It’s that time again, kids—the time when I dig deep into the questions people type into search engines that lead them, however bizarrely, to Notes from the U.K. I’ve left actual quotes in lower case, as search engines do.
Let’s start with:
The most common question I get is why Britain is called Great Britain. Sometime in June, as Britain wobbled toward the referendum on whether leave the European Union, questions about this went through the roof.
Admittedly, I have a low roof, but still, they increased noticeably. I’m not sure if this is because I became more active online (I started answering questions on Quora, which may have convinced search engines that I actually know something or may be completely irrelevant) or because people wanted to be reassured of the greatness of the place that, without the European Union, would be all on its own again. If it’s the latter, I disappointed them, because all great means in this context is big. I doubt anyone changed their vote because of that, but it’s worth knowing.
The question came in an assortment of forms. The most interesting was, “whistle great britain called great britain.” I’m going to guess that’s predictive text. Why do people keep using predictive text?
One person wanted to know “why are we no longer called great britain?” We are, dear. It’s just that there’s this whole set of overlapping names for the landmass, the country, and the component nations. If by the time people reach the end of the list they’re too tired to say “Great Britain” and settle for a breathy “Britain,” it’s no wonder.
A small but steady number of people want to know about lemon drizzle cake—a post I completely blew and should take down but never remember to. It’s not the only recipe I’ve posted, but does anyone want to know about baking powder biscuits, or scones? Nope, it’s always lemon drizzle cake.
A fair number of people wanted to know about storms that hit the U.K. and Ireland in 2015 or 2016. I may (or may not) have amused them, but I doubt I told them what they want to know. But search engines don’t distinguish between information and a simple mention. Sorry, folks.
Another question that comes up each time is about lawyers and their wigs. The most interesting of these was “do british lawyers own their wigs?” (I’ve added the question mark, although search engines leave it off. I just can’t help myself.) The answer, of course, is no. They just grab one out of a box as they go into court, hoping the last wearer didn’t have head lice, then throw it back in when they leave. It’s sort of like the dress-up box in a preschool. If they run short—too many lawyers one day and too few wigs—the last one has to grab a dry mop and set it on his or her head. Sometimes a wise guy will sneak in a bridal veil and someone will be stuck wearing that—and someone will not necessarily be female. In both cases, everyone pretends not to notice the difference.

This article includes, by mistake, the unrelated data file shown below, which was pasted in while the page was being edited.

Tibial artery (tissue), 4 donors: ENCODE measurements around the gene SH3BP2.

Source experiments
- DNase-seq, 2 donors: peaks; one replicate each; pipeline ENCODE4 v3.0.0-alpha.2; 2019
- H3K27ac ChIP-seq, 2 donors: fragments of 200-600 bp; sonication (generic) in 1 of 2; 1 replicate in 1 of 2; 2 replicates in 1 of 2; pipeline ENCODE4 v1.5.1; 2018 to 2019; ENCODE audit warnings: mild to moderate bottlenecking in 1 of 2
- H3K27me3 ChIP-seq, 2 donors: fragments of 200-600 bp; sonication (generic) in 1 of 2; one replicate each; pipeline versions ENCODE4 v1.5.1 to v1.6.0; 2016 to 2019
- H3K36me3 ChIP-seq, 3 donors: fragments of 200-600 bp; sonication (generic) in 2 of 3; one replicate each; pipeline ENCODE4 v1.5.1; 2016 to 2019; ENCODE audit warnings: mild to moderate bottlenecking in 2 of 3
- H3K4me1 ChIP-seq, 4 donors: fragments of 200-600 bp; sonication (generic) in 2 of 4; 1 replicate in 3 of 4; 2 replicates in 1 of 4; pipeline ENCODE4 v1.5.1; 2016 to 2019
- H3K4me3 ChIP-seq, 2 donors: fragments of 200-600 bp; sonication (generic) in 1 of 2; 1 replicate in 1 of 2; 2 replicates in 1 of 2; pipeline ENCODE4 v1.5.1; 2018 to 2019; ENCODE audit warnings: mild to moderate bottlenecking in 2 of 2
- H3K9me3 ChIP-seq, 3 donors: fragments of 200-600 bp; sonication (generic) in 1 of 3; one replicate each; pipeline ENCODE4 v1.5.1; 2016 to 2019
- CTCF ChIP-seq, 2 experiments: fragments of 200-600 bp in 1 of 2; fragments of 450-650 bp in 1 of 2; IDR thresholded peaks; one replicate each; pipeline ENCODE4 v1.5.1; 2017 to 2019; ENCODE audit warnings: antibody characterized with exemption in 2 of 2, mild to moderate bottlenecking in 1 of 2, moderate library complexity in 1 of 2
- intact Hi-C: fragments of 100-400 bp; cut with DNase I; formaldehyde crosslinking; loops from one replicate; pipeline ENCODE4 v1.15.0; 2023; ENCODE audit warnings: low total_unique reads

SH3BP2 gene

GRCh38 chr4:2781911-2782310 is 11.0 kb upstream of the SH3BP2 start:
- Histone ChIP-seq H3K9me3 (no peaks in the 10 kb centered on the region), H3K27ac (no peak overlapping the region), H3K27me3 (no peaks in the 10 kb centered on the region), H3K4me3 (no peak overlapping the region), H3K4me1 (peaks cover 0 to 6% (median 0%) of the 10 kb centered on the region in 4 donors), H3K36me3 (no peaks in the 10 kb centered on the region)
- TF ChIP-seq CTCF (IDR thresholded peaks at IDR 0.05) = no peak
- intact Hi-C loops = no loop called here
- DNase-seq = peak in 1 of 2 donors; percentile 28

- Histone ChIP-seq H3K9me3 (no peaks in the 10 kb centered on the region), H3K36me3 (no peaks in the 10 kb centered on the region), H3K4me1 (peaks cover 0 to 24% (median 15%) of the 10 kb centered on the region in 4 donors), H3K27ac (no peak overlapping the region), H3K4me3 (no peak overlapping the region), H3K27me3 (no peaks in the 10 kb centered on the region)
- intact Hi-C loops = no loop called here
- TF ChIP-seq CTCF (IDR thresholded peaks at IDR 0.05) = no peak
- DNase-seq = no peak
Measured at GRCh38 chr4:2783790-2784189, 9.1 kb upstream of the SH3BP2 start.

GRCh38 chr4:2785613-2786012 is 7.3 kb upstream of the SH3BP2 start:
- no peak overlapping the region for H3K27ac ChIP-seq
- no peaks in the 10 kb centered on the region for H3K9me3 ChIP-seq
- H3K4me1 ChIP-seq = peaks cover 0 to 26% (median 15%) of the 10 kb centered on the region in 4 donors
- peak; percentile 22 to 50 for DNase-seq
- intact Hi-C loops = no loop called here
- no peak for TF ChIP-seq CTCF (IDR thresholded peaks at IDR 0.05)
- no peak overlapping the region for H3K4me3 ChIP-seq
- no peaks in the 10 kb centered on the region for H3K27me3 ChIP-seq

Of course they own their own wigs.
I just went back to read my original post about lawyers and wigs. I did manage to answer the question. Even though, keep in mind, that when I wrote it no one had asked it.
Every so often, someone will vary the question and ask about judges and wigs, but mostly it’s about lawyers.
One question was whether British barristers feel foolish wearing them. (The wigs, in these questions, are always described as silly. I won’t argue with that.) I’m not a lawyer and I don’t know, but I’m guessing that after a while you stop thinking much about it. I once wore a gorilla suit. I felt extremely silly. But you know, if I’d worn it a second time, I’d have felt less silly.
I made an extremely short gorilla, in case you need to know that.
Whenever I review the search engine questions, I’ll find a handful of Americans who wanted to know what the British think of them. Mostly they want to know if the British hate them (settle down, folks; the rest of the world doesn’t spend all its time thinking about you), but one wanted to know “what brits love about americans.” As far as I can tell, it’s the accent.
One person wanted to know about tourists who hated England. I’m sure you could find a few out there. For everything (turn, turn, turn, if you’re old enough to remember the song) there’s someone out there who hates it.
Another person wanted to know what British sprouts are. This is probably about eating brussels sprouts at Christmas. And if it isn’t, that’s what they landed in the middle of anyway.
Someone wanted to know about “Britain aunties hot.” I’m guessing that’s about sex, not weather. I’m also guessing they didn’t find what they were looking for here, but who’s to say what gets another human being going? As long as they don’t bother me or anyone else who isn’t interested, that’s fine.
Another search was for “sex maniac american english.” This may be about language—do we use the same phrase? Yes, dear, I believe we do. Or it could be about a person. Or—. Oh, stop. I don’t want to know.
Someone wanted to know about a British sex scandal in 2015. I’m sure there was one but I can’t think what it was. I’m pretty sure I didn’t write about it.